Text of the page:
By Suzanne Quinson
Norway, on the westernmost tip of the Scandinavian Peninsula, allows voluntary depositions of willing witnesses, regardless of the witness’ nationality. Norway is famous for long winter nights and seemingly endless summer days, breathtaking fjords, fishy cuisine, and, of course, Vikings. Norway’s official name is the Kingdom of Norway, which until just over 100 years ago, included Greenland and Iceland.
As a party to the Hague Evidence Convention, Norway permits voluntary depositions of willing witnesses in civil and commercial matters; however, prior permission must be obtained from the Norwegian Central Authority. This permission should be requested at least 4 weeks before the desired deposition date. The U.S. Embassy will request permission for a U.S. citizen. Norway’s ease when it comes to scheduling depositions makes it an ideal location for deposing a Dane, incidentally, as nearby Denmark does not generally grant permission to take depositions.
Once it has been determined that Norway will host your depositions, some points to consider include the following:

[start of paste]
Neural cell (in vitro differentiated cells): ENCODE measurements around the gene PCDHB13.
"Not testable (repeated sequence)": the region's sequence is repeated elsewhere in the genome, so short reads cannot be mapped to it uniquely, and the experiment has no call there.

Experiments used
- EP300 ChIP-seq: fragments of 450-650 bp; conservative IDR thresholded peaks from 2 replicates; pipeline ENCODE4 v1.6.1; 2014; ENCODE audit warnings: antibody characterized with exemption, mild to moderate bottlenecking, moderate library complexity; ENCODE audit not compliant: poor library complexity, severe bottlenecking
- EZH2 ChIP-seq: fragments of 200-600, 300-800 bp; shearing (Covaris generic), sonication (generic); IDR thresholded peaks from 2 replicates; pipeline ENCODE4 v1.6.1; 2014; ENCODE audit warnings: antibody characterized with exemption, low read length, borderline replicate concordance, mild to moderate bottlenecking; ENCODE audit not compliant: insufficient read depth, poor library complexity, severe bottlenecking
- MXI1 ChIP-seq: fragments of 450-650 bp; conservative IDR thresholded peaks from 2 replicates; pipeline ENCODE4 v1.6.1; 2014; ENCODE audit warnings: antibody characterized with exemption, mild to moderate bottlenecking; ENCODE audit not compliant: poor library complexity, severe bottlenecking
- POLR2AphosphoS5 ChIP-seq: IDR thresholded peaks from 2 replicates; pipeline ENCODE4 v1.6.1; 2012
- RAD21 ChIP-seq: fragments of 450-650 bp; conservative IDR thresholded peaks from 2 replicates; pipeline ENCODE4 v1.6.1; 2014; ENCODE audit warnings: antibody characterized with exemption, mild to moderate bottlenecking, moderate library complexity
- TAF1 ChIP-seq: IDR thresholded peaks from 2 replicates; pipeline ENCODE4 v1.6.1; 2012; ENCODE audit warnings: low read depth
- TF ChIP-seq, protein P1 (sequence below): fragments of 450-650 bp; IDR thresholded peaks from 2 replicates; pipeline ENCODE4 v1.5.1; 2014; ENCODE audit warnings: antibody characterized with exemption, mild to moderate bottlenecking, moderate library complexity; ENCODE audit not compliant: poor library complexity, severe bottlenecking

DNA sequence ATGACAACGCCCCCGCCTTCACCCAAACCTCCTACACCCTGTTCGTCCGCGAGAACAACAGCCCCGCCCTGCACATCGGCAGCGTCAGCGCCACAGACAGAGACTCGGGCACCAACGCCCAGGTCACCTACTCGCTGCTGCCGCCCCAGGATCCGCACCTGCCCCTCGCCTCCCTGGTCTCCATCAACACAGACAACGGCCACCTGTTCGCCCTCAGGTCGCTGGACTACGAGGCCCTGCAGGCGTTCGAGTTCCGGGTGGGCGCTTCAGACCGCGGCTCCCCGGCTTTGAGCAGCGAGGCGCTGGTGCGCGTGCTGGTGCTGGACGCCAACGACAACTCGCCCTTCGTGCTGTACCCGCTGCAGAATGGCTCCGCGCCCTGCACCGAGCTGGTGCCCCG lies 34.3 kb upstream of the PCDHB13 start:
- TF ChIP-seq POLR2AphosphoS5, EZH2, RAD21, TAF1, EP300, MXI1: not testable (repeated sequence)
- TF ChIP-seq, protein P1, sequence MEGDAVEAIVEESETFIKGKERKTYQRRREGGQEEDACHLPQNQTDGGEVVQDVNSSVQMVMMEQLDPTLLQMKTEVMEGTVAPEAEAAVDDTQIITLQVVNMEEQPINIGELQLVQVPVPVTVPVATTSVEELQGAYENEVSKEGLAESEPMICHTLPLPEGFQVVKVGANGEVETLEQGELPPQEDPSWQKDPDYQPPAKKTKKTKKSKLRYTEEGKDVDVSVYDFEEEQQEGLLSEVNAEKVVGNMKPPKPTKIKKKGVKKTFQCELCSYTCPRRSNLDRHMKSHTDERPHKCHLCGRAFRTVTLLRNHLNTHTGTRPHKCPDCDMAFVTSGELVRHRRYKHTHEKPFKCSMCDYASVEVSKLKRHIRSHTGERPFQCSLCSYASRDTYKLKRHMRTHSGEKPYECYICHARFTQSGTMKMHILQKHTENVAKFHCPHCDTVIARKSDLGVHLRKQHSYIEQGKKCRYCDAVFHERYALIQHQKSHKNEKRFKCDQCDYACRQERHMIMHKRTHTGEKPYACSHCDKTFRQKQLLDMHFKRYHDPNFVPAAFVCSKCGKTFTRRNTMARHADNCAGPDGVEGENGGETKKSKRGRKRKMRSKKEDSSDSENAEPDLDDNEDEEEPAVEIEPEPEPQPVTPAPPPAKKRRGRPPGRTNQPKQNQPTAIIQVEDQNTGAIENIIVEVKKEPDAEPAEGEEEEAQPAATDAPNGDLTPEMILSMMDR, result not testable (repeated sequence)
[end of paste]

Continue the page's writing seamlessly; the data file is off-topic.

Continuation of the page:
- Oslo, Norway’s capital, has been ranked first in large European cities for quality of life – meaning it is a charming, convenient, and of course, expensive host.
- If only scheduling 1 or 2 days of depositions, consider attending remotely – this saves time, cost, and is easily facilitated with the help of a best-in-class court reporting agency.
- If attending in person, you are in luck, as Norway does not require a visa for stays of 90 days or fewer. Do be sure your passport is valid for at least 6 months past your return date (as always recommended when traveling internationally), and have at least 2 blank pages for entry and exit stamps.
Norway is a truly spectacular country to visit, offering the best in nature, with breathtaking fjords, lakes, and forests, as well as a spectrum of museums (Viking history! Art!), music, and fine dining. English is widely spoken, and Norwegians are a friendly if not overly chatty people. In fact, it is highly likely your Norwegian witness will not need an interpreter, but if that isn’t the case, there are several qualified interpreters with legal experience in Norway. Working with a reporting agency with reporters and videographers living throughout Europe saves your client on travel expenses. It also gives you valuable intel into how to best use your free time in Norway!
For more information on depositions in Norway or throughout Europe, contact our International team at 888-433-3767, or via email at firstname.lastname@example.org.